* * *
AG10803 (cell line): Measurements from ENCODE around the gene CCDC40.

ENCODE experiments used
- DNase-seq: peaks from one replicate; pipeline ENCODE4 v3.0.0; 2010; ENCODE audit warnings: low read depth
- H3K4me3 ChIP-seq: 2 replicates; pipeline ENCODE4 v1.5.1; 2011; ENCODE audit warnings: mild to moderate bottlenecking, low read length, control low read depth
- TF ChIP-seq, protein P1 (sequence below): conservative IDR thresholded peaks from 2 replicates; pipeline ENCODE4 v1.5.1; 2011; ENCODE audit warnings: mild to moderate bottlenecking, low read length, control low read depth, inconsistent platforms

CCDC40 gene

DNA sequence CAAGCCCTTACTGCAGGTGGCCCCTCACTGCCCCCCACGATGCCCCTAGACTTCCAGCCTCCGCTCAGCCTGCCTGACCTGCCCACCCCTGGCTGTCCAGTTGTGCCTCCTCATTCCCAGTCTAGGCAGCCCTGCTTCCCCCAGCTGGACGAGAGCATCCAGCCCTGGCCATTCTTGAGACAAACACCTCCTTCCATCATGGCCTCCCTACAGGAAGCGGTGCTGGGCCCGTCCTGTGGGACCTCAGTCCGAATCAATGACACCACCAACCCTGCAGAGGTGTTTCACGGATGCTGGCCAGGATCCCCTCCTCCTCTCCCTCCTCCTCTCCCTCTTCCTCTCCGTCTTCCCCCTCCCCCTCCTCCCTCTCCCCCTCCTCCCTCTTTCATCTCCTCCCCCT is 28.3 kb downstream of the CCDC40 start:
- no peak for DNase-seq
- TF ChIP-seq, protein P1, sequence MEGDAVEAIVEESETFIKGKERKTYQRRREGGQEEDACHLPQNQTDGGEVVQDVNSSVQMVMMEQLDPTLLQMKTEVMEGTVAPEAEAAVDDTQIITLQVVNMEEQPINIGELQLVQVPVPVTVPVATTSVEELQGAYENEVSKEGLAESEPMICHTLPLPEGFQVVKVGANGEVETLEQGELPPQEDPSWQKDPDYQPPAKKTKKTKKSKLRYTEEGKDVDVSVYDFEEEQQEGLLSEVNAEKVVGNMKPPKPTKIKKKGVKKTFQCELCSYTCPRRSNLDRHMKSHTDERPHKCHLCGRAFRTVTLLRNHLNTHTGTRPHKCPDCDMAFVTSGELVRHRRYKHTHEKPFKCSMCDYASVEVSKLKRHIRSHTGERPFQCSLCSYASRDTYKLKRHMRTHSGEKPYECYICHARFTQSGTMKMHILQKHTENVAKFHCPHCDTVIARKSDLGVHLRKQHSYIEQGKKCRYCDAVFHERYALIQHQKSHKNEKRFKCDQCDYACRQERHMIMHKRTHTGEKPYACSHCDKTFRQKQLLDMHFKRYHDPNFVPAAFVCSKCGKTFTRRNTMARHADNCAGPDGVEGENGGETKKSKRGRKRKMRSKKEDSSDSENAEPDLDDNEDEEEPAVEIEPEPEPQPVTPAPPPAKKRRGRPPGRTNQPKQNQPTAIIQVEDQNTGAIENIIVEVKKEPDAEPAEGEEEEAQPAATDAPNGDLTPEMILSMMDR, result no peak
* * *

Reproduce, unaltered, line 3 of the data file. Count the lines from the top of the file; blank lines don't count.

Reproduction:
- DNase-seq: peaks from one replicate; pipeline ENCODE4 v3.0.0; 2010; ENCODE audit warnings: low read depth